law revision cards



In the practice of the English chancery division, where there are several parties to an administration action, including those who have been served with notice of the decree or judgment, and it appears to the judge (or chief clerk) that any of them form a class having the same interest, (e. g., residuary legatees,) he may require them to be represented by one solicitor, in order to prevent the expense of each of them attending by separate solicitors. This is termed "classifying the interests of the parties attending," or, shortly, "class! fying," or "classification." In practice the term is also applied to the directions given by the chief clerk as to which of the parties are to attend on each of the accounts and inquiries directed by the judgment. 

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  • Supreme Court of the United Kingdom.
  • Court of Appeal. Lord Chief Justice. Lord Justice of Appeal.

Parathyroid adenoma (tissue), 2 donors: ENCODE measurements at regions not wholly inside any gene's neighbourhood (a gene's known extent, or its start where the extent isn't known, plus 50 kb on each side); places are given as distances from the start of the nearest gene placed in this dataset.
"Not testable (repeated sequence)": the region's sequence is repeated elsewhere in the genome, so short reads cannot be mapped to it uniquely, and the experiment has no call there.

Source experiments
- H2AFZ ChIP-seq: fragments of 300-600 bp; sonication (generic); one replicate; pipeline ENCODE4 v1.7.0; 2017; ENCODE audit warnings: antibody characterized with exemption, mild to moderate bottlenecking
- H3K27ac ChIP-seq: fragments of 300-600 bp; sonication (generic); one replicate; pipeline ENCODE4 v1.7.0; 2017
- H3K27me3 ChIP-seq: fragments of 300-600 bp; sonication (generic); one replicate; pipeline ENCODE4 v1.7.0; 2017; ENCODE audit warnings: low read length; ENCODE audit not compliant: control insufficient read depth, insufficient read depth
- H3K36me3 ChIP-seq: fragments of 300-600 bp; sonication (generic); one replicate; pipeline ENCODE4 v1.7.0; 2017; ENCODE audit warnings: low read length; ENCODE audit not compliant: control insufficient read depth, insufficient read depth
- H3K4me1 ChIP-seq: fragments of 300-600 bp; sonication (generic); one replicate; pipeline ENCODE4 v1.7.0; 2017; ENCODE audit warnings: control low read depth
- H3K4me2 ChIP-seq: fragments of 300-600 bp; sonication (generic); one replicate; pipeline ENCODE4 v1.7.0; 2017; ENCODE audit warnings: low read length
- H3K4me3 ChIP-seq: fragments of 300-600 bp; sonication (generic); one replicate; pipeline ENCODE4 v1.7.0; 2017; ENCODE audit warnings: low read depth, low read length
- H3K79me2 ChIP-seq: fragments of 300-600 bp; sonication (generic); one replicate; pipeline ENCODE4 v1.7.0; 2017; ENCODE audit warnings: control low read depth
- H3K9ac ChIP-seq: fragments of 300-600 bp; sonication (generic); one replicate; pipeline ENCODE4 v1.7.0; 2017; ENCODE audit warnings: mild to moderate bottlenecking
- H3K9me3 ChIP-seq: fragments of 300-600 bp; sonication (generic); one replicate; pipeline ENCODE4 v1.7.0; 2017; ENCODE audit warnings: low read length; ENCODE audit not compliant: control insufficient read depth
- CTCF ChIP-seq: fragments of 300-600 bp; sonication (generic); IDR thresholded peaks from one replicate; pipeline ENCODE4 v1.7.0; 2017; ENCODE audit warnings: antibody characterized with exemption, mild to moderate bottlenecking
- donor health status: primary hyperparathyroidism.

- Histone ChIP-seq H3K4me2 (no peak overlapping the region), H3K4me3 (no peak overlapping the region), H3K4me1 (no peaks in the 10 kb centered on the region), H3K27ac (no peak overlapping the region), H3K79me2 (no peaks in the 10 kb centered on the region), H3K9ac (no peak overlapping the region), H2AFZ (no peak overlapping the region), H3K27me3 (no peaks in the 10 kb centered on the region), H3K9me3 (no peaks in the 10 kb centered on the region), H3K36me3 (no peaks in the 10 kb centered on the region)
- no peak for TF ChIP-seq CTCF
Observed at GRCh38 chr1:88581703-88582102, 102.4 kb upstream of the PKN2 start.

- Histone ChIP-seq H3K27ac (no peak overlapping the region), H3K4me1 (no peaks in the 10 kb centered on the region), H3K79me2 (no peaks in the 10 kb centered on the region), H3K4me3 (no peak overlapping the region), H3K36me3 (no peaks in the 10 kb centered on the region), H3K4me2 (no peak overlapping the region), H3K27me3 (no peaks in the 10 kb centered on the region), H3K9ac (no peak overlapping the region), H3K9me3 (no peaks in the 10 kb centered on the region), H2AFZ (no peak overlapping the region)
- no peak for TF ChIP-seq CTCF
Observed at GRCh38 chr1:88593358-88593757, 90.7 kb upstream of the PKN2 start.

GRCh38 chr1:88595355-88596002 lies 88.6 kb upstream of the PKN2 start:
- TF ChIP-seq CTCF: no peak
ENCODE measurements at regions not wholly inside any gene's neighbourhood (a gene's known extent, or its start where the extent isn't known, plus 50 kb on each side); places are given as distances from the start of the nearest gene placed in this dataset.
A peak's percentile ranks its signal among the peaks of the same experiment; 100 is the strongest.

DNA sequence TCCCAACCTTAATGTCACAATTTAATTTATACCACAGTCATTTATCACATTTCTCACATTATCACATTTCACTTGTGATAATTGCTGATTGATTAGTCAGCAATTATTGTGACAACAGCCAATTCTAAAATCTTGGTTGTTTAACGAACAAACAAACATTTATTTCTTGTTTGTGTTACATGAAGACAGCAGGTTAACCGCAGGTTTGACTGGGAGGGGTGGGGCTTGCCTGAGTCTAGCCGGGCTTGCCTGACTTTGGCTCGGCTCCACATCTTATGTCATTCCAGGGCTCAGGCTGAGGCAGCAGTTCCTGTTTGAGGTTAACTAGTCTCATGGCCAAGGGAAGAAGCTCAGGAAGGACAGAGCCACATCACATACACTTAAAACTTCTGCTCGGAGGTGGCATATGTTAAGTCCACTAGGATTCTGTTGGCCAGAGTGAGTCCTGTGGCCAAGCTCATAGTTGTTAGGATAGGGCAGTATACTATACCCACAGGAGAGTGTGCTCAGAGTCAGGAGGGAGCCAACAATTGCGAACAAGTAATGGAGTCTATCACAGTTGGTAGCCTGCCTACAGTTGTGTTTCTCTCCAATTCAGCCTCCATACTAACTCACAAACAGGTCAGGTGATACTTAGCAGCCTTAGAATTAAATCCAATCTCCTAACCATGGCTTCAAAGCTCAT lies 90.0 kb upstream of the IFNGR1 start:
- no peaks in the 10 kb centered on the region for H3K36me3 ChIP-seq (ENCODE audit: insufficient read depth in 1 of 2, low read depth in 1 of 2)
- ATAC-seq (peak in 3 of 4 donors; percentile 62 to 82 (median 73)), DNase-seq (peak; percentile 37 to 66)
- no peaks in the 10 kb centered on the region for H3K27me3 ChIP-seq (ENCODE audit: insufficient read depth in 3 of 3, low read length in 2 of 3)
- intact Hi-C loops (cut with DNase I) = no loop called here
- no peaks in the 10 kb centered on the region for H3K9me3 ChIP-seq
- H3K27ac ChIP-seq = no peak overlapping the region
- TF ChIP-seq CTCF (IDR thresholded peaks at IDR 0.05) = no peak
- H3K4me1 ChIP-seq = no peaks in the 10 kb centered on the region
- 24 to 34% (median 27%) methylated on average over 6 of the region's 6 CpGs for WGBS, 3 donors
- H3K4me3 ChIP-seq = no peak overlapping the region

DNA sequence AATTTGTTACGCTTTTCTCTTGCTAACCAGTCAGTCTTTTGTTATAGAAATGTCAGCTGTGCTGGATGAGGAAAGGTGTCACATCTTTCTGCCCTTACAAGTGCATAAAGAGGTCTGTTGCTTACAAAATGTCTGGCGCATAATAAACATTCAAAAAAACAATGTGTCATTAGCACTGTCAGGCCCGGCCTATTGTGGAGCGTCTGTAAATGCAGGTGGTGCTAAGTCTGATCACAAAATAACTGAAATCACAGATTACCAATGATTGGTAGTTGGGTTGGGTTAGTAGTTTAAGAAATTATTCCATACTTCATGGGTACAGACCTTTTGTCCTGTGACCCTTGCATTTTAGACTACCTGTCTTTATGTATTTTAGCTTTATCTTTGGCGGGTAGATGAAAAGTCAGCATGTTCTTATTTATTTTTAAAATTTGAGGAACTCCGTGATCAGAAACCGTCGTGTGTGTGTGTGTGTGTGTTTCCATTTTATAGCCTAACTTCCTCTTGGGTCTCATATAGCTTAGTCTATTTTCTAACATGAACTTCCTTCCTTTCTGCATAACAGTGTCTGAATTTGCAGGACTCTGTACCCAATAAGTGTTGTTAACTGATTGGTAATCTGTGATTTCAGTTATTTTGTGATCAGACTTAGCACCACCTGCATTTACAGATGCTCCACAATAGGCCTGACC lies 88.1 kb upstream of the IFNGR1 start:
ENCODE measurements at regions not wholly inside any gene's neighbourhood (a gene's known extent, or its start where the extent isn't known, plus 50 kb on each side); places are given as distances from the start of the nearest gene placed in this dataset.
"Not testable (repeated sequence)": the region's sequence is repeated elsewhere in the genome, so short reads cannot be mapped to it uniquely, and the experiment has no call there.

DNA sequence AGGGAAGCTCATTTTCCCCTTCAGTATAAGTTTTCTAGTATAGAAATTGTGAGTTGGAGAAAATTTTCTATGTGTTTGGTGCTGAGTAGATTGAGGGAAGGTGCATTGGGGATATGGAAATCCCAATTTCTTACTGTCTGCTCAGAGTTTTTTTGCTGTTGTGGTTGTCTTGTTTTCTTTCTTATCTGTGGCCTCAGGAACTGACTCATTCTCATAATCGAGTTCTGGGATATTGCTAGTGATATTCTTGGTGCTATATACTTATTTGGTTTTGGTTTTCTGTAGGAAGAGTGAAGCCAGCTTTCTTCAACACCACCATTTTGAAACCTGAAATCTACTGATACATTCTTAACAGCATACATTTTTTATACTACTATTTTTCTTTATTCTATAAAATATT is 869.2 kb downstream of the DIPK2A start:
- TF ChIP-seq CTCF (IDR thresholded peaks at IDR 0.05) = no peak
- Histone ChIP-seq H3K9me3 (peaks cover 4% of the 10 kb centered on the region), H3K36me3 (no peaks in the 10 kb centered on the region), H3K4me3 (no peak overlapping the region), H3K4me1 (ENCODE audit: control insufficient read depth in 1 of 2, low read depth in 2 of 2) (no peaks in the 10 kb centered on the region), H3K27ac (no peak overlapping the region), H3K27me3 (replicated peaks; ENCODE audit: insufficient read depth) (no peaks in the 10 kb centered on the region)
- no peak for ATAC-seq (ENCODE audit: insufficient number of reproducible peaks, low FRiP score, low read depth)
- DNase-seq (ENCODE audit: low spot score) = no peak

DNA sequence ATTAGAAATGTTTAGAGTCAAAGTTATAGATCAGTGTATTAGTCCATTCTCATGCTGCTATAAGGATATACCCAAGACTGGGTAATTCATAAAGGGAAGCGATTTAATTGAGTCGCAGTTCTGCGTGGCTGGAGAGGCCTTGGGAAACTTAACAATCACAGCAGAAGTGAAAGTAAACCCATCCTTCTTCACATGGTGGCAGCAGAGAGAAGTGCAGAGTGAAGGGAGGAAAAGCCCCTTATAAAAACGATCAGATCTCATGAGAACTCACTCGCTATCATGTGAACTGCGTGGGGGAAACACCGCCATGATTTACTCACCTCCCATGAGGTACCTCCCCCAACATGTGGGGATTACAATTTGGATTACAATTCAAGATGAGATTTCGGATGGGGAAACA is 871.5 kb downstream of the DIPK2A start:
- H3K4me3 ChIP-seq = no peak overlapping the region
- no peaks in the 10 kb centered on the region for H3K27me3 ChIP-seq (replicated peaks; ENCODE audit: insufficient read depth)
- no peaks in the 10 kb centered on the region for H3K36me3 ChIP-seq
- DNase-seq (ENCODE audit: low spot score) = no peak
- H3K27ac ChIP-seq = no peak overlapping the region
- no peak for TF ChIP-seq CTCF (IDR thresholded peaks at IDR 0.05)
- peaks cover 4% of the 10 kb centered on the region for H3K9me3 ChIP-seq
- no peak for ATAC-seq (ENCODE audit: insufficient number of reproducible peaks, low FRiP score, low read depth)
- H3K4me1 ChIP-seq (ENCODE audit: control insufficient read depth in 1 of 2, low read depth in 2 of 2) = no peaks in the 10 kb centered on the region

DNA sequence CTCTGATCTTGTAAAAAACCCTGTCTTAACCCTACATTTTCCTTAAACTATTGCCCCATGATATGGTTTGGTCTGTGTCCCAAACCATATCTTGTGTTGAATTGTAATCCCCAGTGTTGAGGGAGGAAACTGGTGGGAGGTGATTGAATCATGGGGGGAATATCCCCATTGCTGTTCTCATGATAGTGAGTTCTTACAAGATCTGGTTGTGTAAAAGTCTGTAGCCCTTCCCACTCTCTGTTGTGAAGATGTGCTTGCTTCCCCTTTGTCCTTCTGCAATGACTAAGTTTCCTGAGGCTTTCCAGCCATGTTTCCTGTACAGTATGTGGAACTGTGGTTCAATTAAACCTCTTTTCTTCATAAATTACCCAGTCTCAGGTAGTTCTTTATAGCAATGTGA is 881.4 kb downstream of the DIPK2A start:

• High Court of Justice. President of the Queen's Bench. High Court judge.
  • Crown Court. List of Crown Court venues. Circuit judge. Recorder.
  • Magistrates' courts. District judge. Justice of the Peace / Lay magistrates.
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magistrates and juries

Virtually all criminal court cases start in a magistrates’ court, and more than 90 per cent will be completed there.

The more serious offences are passed on to the Crown Court, either for sentencing after the defendant has been found guilty in a magistrates’ court, or for full trial with a judge and jury.

Magistrates deal with three kinds of cases:

  • Summary offences. These are less serious cases, such as motoring offences and minor assaults, where the defendant is not usually entitled to trial by jury. They are generally disposed of in magistrates’ courts.